Should the post-Zuma leadership adopt a CCRC-Amnesty process, they would be wise to ensure that existing oversight bodies do not suffer political interference and that their work will go unhindered into the future. In so doing, a strong message will be sent to all in authority that corrupt conduct and gross maladministration will carry severe consequences.
Further wisdom and good leadership in the post-Zuma era should introduce robust and transparent audit processes into all areas of expenditure, especially in State-Owned Entities where large-scale infrastructure spending occurs.
Similarly, auditing and transparency processes need to exist where large funds are generated, amassed or distributed such as the Road Accident Fund (RAF), the social grants system (Sassa), the road toll concessions, licence fees and levies etc., to ensure that the public receive the best return for their taxes and levies paid. Civil society organisations should also be encouraged and invited to participate and scrutinise conduct in these areas.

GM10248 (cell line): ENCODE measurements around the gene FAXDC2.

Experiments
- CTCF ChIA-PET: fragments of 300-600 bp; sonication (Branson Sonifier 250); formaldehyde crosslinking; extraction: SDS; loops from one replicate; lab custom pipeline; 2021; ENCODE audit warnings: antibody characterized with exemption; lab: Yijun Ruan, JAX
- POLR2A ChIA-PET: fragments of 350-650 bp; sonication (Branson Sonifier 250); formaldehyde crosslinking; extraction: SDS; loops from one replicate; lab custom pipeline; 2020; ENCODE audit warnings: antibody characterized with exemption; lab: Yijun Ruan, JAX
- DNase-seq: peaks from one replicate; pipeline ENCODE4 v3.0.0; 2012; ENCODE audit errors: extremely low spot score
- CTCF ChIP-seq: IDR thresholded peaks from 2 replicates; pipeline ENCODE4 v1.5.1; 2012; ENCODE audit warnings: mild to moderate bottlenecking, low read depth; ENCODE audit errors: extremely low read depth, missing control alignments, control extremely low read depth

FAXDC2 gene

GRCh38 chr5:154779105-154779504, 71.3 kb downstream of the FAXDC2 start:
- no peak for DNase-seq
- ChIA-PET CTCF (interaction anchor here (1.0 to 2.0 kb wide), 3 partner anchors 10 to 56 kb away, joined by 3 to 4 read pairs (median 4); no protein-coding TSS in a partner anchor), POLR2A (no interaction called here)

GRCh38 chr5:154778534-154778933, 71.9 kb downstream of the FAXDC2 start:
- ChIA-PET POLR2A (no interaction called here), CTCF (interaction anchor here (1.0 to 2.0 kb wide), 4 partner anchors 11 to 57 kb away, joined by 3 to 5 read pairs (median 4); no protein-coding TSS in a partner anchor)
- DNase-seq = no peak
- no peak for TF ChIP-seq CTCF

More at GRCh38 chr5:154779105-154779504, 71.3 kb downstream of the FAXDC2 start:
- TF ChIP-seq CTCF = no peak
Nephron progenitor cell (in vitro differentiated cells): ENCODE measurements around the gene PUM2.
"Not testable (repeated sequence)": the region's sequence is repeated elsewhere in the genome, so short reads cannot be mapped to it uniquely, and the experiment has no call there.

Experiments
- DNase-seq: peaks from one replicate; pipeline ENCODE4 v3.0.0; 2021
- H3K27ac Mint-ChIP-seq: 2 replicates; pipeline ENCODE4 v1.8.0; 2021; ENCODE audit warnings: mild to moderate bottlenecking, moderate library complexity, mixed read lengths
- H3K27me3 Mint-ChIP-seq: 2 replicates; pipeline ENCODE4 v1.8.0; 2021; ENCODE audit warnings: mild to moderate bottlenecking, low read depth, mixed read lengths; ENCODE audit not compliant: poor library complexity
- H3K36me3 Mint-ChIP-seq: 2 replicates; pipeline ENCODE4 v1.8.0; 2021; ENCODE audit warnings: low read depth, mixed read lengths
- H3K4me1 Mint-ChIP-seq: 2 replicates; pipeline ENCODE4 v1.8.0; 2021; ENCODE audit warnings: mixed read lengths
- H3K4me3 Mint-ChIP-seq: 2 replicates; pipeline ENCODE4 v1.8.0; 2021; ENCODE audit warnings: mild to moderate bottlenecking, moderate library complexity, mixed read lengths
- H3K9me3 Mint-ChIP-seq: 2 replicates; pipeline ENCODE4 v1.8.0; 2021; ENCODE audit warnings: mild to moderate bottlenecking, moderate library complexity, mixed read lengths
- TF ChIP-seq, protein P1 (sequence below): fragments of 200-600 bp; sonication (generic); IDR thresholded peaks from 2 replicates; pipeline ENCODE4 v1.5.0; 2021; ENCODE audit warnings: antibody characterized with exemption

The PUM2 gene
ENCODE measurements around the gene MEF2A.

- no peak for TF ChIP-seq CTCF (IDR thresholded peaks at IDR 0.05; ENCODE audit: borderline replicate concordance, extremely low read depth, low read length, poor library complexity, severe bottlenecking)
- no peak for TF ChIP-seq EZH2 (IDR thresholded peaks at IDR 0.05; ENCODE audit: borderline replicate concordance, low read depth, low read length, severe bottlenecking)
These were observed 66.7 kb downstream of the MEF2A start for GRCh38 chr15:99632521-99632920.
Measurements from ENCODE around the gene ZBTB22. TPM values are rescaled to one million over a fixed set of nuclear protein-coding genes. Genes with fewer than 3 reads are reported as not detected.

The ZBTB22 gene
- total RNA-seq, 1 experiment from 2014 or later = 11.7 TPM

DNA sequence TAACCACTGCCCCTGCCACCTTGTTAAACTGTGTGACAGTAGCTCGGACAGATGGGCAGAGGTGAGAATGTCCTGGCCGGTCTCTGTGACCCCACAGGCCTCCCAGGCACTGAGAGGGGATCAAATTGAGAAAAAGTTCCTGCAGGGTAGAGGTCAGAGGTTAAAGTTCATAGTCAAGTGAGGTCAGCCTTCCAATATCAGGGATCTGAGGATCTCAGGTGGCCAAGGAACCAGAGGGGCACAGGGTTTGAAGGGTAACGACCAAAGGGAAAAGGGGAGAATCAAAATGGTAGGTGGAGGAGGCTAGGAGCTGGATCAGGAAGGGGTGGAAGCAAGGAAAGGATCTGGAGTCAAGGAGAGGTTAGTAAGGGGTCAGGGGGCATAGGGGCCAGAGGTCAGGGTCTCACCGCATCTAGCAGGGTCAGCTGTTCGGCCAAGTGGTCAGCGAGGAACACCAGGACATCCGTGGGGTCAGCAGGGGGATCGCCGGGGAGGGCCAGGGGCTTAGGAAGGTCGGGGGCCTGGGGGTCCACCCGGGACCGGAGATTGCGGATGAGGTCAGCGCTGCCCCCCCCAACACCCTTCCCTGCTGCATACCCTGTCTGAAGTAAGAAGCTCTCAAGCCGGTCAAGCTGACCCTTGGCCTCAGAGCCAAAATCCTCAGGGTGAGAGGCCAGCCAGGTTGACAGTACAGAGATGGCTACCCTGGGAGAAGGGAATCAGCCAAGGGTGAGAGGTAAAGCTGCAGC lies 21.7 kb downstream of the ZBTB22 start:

The distribution of wealth is given the best chance to thrive when a culture of zero tolerance to corruption is developed and driven throughout all levels of society. This process enables the best deals and funds intended to flow to the poor, along with heightened capacity building, education, health and job creation.
Engagement with business, labour and civil society to improve the economic empowerment of the previously disadvantaged must become more sincere, robust and effective, without losing valuable investment opportunities.
This is not rocket science. It is also very possible, with many examples of success throughout history. But it is only possible if driven from the top with good, honest, hard-working and well-trained leadership deployed to head up the institutions that matter when it comes to holding people to account.
The time to prepare for this exciting post-Zuma era is now, not when he goes. DM